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    Senate Passes Bill C-83 to End Solitary Confinement in Prisons

    Courtesy of the Canadian Press

    Bill C-83 will reform many correctional practices, including solitary confinement.

    On June 14th, 2019, the Senate passed Bill C-83 titled 'An Act to amend the Corrections and Conditional Release Act.' The Bill covers several issues on the subject of correctional facilities such as: ending solitary confinement, providing less invasive alternatives to physical searches, ensuring inmates have regular access to inmate advocacy services, and ensuring the Correctional Service of Canada considers systemic and background factors unique to Indigenous inmates in decision-making.

    In a press release, the Congress of Aboriginal Peoples says they're pleased at the passing of Bill C-83. Vice Chief Kim Beaudin said "Although the passing of Bill C-83 is an important step, there is a tremendous amount of work that must be started immediately on the over representation of our people in prisons"

    Indigenous inmates represent 30% of the federal prison population, with Indigenous women representing 44% of female federal inmates. These percentages are inordinately high considering the percentage of people in Canada who are Indigenous is only 4.3%. 

    The main focus of Bill C-83 is the ending of solitary confinement. Currently, inmates in solitary confinement are only allowed two hours out of their cell each day and do not have lengthy or meaningful contact with other inmates. Those in solitary confinement also do not have regular access to programming or mental-health services. The parliamentary budget office recently released statistics which show the average amount of inmates in solitary confinement ranges from 360-434.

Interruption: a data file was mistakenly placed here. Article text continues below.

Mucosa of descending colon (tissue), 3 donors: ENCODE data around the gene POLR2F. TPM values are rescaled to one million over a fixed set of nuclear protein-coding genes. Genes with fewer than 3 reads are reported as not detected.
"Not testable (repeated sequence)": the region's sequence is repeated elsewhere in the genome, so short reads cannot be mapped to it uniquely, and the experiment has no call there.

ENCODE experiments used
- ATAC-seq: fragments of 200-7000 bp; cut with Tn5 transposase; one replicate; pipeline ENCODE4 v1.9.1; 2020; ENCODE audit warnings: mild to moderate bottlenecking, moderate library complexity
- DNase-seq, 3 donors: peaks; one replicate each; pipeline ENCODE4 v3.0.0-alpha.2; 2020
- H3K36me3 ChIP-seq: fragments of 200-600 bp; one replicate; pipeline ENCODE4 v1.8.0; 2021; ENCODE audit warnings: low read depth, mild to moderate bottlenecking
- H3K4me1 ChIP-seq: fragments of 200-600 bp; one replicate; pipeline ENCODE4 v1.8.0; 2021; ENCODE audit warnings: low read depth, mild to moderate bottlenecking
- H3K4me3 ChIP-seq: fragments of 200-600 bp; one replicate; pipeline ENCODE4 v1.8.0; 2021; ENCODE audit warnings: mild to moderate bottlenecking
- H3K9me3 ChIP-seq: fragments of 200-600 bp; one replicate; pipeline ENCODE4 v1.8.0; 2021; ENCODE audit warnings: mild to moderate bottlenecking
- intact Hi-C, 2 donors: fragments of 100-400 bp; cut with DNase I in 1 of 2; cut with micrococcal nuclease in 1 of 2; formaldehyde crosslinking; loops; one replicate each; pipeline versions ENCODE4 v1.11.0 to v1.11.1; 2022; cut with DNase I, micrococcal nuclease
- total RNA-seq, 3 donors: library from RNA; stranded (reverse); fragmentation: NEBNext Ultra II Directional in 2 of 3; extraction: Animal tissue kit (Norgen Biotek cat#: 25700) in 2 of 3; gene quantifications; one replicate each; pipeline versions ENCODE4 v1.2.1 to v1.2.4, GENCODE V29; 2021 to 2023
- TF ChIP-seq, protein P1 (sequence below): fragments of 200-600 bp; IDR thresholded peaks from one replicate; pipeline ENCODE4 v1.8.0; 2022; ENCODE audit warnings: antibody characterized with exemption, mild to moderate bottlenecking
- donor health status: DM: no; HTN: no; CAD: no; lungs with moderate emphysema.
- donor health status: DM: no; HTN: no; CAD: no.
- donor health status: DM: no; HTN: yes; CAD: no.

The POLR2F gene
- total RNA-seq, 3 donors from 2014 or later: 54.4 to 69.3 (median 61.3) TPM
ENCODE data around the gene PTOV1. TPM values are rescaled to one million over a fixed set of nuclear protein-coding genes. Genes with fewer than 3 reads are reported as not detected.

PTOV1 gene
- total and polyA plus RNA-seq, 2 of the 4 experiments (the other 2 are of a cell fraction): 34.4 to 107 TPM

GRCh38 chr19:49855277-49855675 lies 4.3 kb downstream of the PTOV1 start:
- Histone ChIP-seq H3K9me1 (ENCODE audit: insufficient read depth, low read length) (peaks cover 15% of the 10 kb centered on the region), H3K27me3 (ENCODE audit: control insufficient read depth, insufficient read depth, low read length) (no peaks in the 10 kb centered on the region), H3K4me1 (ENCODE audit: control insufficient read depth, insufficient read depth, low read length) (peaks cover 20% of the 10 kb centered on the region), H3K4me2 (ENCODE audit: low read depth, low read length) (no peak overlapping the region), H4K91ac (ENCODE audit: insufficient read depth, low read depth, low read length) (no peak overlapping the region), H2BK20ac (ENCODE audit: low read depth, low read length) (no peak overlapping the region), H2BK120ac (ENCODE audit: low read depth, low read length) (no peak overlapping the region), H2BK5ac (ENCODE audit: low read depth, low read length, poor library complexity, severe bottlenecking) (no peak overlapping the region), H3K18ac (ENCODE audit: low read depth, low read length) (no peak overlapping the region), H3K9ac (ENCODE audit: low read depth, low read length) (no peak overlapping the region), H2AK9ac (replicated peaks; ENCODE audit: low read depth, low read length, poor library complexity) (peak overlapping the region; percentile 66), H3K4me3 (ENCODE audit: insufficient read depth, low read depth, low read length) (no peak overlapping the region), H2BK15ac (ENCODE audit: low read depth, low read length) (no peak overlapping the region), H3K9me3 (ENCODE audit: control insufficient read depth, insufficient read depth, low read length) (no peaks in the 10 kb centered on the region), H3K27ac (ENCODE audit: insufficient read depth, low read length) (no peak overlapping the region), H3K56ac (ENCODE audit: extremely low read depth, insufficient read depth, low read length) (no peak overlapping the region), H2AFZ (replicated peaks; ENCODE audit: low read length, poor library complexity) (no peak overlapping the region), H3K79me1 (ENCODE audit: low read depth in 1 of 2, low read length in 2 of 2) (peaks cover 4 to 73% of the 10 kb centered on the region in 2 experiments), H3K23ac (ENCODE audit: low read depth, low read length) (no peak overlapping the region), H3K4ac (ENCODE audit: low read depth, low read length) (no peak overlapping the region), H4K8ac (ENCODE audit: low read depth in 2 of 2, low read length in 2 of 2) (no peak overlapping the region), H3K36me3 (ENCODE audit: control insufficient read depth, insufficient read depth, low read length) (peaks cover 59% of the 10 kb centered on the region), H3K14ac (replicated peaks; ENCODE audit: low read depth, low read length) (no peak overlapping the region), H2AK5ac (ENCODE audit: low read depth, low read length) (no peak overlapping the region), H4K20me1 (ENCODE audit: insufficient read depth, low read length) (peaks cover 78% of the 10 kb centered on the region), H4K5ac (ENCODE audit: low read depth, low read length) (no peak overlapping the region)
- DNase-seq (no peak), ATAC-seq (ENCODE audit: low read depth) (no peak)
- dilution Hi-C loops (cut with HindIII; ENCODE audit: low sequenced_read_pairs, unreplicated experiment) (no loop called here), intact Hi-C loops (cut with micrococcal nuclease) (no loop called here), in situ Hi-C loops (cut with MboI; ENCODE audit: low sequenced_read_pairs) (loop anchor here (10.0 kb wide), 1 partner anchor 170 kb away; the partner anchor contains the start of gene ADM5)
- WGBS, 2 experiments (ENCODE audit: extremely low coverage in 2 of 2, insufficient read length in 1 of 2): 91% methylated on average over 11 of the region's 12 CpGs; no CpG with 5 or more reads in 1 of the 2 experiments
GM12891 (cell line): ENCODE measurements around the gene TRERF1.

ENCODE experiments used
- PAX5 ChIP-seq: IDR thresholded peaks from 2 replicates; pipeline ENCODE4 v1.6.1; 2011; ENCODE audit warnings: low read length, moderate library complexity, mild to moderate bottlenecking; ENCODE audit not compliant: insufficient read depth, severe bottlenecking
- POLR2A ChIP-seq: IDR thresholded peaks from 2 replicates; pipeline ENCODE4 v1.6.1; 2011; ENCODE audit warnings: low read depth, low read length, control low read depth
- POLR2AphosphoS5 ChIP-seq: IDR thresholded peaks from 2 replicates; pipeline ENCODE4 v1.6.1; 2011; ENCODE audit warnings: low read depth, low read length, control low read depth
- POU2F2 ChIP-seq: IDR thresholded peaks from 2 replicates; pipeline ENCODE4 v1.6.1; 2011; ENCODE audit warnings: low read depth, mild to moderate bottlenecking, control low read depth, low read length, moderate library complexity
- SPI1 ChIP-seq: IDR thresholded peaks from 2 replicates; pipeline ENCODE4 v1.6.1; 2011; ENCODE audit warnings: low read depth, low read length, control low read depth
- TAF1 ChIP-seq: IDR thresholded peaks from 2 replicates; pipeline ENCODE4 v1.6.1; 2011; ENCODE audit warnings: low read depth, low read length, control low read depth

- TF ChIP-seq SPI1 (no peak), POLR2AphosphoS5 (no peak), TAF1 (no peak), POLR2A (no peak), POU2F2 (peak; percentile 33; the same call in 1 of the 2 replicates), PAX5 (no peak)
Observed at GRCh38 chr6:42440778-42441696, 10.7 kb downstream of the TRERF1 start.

The Bill stems from the case of Ashley Smith who, in 2007, committed suicide while in solitary confinement via strangulation despite being on suicide watch. As she committed suicide, two guards stood outside her cell and watched. The guards were ordered by senior staff not to enter her cell while she was still breathing. Leading up to her death, Ashley had spent over 1,000 days in solitary confinement. In 2013, the official coroners report ruled Smith's death a homicide. The coroner also made 104 recommendations to improve the solitary confinement practices. Bill C-83 is modeled after those recommendations. 

    According to Bill C-83, after June 17th, solitary confinement will no longer be legal, and will be replaced with what the government is calling 'structured intervention units.' Inmates in these units will be allowed four hours out of their cell each day, with two hours of guaranteed meaningful interaction with other inmates. Inmates in these units will also be visited by health professionals daily to ascertain their mental and physical health needs. 

    Some correctional facilities across Canada have already replaced their solitary confinement protocols with the structured intervention units, with more facilities joining them each day.

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